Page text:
China can promote interregional cooperation between BRICS, Gulf Cooperation Council

In the pursuit of a more cohesive global order, China's efforts to promote interregional cooperation between the GCC and BRICS serve as a compelling example of this endeavor.

by Liu Hong

This year marks the first year after the expansion of BRICS with Russia assuming the rotating presidency.

As U.S. political scientist Peter Katzenstein has said, "We live in a world composed of regions." At present, the global political landscape is marked by a trend featuring the fragmentation of regional and international organizations. However, there is also a concurrent inclination towards interconnections and integration. A prime example is the expansion of BRICS to include Saudi Arabia and the United Arab Emirates, both being members of the Gulf Cooperation Council (GCC).

Chinese President Xi Jinping meets with Iranian President Ebrahim Raisi on the sidelines of the 15th BRICS Summit in Johannesburg, South Africa, Aug. 24, 2023. (Xinhua/Xie Huanchi)

BRICS can be seen as a regional organization in a broader context, while the GCC is a typical regional organization historically connecting the West and the East. Having a distinct position within BRICS and strong connections with the GCC, China has the potential to promote interregional cooperation.

China plays a pivotal role in the establishment and expansion of BRICS. Particularly, after the pandemic, China unleashed tremendous economic potential, attracting other countries to join BRICS.

China established connections with the GCC from its inception and has maintained a positive relationship ever since. In December 2022, President Xi Jinping attended the inaugural China-GCC Summit held in Saudi Arabia and issued a 2023-2027 action plan for strategic dialogue between the two sides. Currently, all GCC countries have signed cooperation agreements with China regarding the Belt and Road Initiative. China has also become the GCC's largest trading partner. China's unique role within BRICS and its strong relationship with the GCC will drive both organizations towards greater complementarity and mutual benefit.

This holds significant relevance in the current era characterized by increasing rhetoric of "decoupling" and "de-risking." In the face of challenges such as climate change, the Russia-Ukraine conflict, and the Israeli-Hamas conflict, there is a growing need for collective efforts to devise effective solutions and address the common challenges. As the United States' commitment and interest in economic and security matters decline, and the world is currently pondering how to seek new sources of equilibrium and influence, China has naturally emerged as a major player on the global stage.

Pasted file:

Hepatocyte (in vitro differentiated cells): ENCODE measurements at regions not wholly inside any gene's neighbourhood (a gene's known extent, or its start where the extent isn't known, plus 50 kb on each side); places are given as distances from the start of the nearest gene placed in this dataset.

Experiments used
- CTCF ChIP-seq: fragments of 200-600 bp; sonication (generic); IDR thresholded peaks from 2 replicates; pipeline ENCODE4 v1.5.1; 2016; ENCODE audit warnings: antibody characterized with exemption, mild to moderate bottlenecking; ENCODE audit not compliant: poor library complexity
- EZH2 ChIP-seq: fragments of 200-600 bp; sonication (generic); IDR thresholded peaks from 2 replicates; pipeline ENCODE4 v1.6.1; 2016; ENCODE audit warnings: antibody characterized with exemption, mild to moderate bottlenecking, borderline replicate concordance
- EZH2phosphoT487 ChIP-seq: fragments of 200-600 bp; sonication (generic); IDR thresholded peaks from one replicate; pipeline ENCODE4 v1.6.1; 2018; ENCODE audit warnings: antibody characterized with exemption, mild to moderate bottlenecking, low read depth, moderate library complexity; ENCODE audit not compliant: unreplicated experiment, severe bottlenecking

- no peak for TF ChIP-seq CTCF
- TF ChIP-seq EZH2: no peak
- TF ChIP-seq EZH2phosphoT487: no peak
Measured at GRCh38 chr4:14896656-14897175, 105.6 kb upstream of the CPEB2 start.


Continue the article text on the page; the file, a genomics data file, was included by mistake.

BRICS boasts an inclusive structure, reflecting the diversity of perspectives and interests among its member states. In contrast, the GCC is actively pursuing integration to create "one market, one economic entity, one financial system." Nevertheless, despite these differences, both BRICS and the GCC possess significant potential for collaboration. Indeed, the GCC has established longstanding connections with the European Union and, more recently, hosted a summit with the Association of Southeast Asian Nations (ASEAN). BRICS can follow a similar path of engagement.

BRICS and the GCC can explore numerous avenues for collaboration. First, BRICS and the GCC can convene regular ministerial or leadership meetings, engage in joint projects and planning, and exchange information. Both can stress mutual commitment to non-interference in domestic affairs and respect for territorial integrity and sovereignty, providing a solid basis for cooperative efforts;

Second, they can collaborate across multiple sectors, including trade, energy supply, finance, infrastructure development, and sustainable development. Notably, China and the GCC can further their efforts in free trade agreement negotiations and facilitate FTA talks between the GCC and BRICS nations;

Third, Saudi Arabia and the UAE can play a distinctive role as a bridge connecting the GCC and BRICS. Saudi Arabia has already established itself as a prominent trading partner within the BRICS group, while since 2021 the UAE has been a member of BRICS's New Development Bank;

Fourth, the good relationship between the GCC and BRICS also enhances the likelihood of more GCC countries like Kuwait joining BRICS.

Certainly, it's worth acknowledging that conflicting interests exist between BRICS and the GCC. The GCC states have reservations on currency usage issues within BRICS. Moreover, their positions on international sanctions against Russia and Iran diverge. Nonetheless, guided by the principles of openness, inclusivity, and mutual benefit, as was China in facilitating the restoration of diplomatic relations between Saudi Arabia and Iran, both the GCC and BRICS will persist in laying the foundation for expanding cooperation on a more extensive scale.

Obviously, interregionalism and globalization are closely intertwined. This is because countries pursue cross-regional cooperation to prevent themselves from being engulfed by the wave of globalization while simultaneously striving for a better position to integrate into the global system. In the pursuit of a more cohesive global order, China's efforts to promote interregional cooperation between the GCC and BRICS serve as a compelling example of this endeavor.

Editor's note: Liu Hong is a research fellow of the Center for China and Globalization.

Source: Xinhua